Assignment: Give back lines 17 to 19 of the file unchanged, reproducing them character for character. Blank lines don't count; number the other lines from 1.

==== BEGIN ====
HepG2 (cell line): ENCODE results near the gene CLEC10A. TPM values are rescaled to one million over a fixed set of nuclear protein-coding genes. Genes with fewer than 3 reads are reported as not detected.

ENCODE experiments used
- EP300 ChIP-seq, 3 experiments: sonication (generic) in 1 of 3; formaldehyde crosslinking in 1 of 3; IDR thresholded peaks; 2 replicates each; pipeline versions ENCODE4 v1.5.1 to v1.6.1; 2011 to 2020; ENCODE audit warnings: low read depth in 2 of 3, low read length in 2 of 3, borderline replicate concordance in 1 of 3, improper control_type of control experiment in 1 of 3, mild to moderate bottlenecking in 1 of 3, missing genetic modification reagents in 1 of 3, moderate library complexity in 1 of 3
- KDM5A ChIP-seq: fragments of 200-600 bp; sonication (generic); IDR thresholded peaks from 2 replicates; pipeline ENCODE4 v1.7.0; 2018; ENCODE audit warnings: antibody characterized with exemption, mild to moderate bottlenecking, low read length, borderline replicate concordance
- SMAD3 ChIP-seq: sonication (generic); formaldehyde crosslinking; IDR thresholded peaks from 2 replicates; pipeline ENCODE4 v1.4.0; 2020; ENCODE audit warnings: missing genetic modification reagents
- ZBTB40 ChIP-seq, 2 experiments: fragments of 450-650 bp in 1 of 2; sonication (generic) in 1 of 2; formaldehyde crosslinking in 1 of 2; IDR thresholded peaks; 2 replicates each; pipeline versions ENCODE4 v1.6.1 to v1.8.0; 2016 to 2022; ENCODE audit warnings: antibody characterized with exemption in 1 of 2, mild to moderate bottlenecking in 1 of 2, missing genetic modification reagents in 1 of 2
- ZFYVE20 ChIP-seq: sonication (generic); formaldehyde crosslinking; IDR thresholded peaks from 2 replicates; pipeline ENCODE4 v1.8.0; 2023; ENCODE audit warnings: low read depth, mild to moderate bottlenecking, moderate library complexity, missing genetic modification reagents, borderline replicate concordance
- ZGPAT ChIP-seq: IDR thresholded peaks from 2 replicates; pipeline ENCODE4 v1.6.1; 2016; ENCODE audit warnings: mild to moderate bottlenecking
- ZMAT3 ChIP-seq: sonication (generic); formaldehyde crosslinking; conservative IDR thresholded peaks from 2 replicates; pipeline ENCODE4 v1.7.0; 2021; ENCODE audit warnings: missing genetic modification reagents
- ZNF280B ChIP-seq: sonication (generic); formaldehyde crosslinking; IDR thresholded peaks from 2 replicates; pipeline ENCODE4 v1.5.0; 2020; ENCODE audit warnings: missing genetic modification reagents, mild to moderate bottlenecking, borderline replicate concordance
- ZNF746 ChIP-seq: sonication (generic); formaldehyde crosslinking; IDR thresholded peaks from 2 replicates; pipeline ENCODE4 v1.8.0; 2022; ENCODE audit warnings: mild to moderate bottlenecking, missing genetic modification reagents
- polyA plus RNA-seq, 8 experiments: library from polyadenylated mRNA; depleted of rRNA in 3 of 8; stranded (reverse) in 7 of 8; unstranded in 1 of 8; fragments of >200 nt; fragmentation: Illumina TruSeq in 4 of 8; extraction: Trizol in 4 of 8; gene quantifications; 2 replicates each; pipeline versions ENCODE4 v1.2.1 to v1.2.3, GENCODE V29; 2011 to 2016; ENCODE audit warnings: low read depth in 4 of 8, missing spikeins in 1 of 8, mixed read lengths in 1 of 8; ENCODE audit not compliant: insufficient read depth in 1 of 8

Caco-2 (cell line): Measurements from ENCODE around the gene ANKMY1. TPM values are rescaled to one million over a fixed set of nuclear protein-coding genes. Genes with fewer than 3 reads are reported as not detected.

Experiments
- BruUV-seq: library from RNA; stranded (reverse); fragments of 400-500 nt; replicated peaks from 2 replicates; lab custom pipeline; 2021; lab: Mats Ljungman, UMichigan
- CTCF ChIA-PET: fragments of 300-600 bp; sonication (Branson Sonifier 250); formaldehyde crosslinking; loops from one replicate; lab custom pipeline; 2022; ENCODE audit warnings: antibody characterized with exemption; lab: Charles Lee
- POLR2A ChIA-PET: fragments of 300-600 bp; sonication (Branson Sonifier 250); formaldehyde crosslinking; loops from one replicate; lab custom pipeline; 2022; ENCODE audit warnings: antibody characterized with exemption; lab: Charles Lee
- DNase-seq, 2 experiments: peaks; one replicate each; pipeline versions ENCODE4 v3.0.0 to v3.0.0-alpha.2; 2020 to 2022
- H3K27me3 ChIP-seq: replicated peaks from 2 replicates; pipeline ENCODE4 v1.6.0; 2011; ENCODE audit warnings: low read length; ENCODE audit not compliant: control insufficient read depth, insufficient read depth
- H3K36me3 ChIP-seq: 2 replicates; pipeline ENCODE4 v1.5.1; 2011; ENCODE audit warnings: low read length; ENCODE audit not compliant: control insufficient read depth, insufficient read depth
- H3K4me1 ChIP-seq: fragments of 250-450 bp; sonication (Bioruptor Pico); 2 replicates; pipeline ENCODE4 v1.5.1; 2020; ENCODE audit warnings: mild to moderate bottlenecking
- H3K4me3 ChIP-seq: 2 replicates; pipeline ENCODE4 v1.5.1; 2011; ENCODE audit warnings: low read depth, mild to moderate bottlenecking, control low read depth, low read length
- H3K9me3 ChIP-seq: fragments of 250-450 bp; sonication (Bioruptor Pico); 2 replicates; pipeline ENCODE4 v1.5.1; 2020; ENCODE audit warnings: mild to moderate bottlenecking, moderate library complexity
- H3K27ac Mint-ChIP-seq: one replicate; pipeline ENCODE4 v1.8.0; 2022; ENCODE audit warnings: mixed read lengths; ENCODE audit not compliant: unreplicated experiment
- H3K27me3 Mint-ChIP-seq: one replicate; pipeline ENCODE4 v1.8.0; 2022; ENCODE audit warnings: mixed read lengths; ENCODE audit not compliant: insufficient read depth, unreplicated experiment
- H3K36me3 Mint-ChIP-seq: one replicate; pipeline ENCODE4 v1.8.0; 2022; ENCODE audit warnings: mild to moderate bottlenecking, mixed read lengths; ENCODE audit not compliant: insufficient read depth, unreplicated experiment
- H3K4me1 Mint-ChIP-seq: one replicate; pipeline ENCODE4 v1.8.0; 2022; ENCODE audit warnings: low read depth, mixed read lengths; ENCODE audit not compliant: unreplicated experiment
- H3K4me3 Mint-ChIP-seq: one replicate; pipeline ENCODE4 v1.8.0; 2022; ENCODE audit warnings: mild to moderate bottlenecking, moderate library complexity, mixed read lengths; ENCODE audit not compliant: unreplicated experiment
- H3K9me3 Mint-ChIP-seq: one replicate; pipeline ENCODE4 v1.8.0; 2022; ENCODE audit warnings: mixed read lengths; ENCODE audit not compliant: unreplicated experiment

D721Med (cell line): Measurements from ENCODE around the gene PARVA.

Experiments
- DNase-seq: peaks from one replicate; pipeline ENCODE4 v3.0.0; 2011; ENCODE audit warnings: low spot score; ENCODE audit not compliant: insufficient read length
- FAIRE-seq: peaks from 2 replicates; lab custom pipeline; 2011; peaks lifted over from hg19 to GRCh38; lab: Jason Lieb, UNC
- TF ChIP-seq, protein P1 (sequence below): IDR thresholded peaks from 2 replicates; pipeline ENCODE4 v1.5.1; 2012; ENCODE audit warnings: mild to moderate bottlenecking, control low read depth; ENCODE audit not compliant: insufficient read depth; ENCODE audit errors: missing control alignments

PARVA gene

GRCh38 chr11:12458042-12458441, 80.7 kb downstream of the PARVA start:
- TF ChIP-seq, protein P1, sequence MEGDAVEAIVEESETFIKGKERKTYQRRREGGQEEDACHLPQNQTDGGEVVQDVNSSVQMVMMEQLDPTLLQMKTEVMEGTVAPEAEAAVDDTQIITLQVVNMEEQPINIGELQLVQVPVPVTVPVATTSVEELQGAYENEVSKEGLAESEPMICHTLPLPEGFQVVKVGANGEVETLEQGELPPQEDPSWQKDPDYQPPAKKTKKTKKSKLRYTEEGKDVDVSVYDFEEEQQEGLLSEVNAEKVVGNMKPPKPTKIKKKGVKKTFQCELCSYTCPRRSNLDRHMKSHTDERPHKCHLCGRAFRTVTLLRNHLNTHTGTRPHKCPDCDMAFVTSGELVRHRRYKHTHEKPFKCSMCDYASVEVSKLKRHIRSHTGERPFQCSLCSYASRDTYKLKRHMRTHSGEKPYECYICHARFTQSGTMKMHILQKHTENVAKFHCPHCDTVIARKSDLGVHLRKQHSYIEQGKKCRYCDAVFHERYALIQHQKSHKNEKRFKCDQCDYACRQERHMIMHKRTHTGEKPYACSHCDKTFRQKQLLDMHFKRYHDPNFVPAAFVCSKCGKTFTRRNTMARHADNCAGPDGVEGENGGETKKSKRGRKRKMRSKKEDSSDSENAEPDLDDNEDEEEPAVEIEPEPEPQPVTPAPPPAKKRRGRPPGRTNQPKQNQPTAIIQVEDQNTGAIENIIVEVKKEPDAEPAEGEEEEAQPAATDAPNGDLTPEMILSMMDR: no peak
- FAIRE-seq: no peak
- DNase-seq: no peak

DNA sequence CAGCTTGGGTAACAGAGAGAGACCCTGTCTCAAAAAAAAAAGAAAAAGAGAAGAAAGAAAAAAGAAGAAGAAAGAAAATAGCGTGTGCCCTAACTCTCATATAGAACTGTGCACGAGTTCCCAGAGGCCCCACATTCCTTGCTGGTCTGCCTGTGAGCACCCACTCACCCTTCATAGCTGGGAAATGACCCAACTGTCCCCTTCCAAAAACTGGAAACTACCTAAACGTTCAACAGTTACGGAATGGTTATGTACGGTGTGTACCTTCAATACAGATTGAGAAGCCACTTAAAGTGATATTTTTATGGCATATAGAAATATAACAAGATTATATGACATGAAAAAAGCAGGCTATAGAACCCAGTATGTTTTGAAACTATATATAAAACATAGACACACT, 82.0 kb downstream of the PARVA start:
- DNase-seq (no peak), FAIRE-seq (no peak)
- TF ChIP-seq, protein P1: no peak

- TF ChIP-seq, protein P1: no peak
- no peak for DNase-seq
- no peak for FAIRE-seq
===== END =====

- POLR2A ChIA-PET: fragments of 300-600 bp; sonication (Branson Sonifier 250); formaldehyde crosslinking; loops from one replicate; lab custom pipeline; 2022; ENCODE audit warnings: antibody characterized with exemption; lab: Charles Lee
- DNase-seq, 2 experiments: peaks; one replicate each; pipeline versions ENCODE4 v3.0.0 to v3.0.0-alpha.2; 2020 to 2022
- H3K27me3 ChIP-seq: replicated peaks from 2 replicates; pipeline ENCODE4 v1.6.0; 2011; ENCODE audit warnings: low read length; ENCODE audit not compliant: control insufficient read depth, insufficient read depth